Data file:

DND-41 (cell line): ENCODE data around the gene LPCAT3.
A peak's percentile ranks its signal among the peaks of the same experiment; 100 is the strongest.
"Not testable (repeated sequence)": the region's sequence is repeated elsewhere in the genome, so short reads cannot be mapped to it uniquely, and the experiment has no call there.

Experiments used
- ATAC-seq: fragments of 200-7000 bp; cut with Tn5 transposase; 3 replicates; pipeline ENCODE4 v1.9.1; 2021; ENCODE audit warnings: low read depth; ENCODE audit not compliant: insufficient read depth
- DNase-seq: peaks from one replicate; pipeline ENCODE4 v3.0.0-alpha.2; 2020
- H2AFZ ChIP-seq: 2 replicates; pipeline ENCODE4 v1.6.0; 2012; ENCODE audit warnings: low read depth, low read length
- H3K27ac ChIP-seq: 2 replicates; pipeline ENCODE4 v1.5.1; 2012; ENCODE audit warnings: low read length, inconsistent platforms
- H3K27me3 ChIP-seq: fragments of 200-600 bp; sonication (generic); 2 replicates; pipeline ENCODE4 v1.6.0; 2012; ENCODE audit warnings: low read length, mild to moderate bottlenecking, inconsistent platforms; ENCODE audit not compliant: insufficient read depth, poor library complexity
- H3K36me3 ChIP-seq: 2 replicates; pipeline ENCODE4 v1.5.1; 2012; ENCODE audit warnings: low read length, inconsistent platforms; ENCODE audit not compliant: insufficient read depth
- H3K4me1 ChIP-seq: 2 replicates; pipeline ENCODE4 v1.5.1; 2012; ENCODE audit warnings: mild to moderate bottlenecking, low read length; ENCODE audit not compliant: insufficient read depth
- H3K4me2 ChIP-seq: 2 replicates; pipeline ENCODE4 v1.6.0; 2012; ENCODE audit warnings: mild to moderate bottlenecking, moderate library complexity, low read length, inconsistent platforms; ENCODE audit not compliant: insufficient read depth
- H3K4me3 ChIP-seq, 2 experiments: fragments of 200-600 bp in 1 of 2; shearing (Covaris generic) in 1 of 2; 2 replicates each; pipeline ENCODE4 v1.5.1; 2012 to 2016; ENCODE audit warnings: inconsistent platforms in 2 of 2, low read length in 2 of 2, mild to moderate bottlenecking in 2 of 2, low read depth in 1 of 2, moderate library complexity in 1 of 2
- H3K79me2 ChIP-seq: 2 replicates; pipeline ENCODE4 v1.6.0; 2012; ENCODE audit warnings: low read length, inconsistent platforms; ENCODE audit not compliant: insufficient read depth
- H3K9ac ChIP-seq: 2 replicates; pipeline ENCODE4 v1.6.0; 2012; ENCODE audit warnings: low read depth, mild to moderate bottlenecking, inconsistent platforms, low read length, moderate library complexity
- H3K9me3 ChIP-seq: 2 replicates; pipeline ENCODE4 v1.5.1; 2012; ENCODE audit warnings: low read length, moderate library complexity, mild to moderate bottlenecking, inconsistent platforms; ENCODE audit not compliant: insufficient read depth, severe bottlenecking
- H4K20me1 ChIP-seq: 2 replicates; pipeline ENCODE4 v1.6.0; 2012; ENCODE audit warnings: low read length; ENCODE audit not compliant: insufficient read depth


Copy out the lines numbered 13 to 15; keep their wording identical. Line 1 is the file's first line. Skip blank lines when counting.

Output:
- H3K4me3 ChIP-seq, 2 experiments: fragments of 200-600 bp in 1 of 2; shearing (Covaris generic) in 1 of 2; 2 replicates each; pipeline ENCODE4 v1.5.1; 2012 to 2016; ENCODE audit warnings: inconsistent platforms in 2 of 2, low read length in 2 of 2, mild to moderate bottlenecking in 2 of 2, low read depth in 1 of 2, moderate library complexity in 1 of 2
- H3K79me2 ChIP-seq: 2 replicates; pipeline ENCODE4 v1.6.0; 2012; ENCODE audit warnings: low read length, inconsistent platforms; ENCODE audit not compliant: insufficient read depth
- H3K9ac ChIP-seq: 2 replicates; pipeline ENCODE4 v1.6.0; 2012; ENCODE audit warnings: low read depth, mild to moderate bottlenecking, inconsistent platforms, low read length, moderate library complexity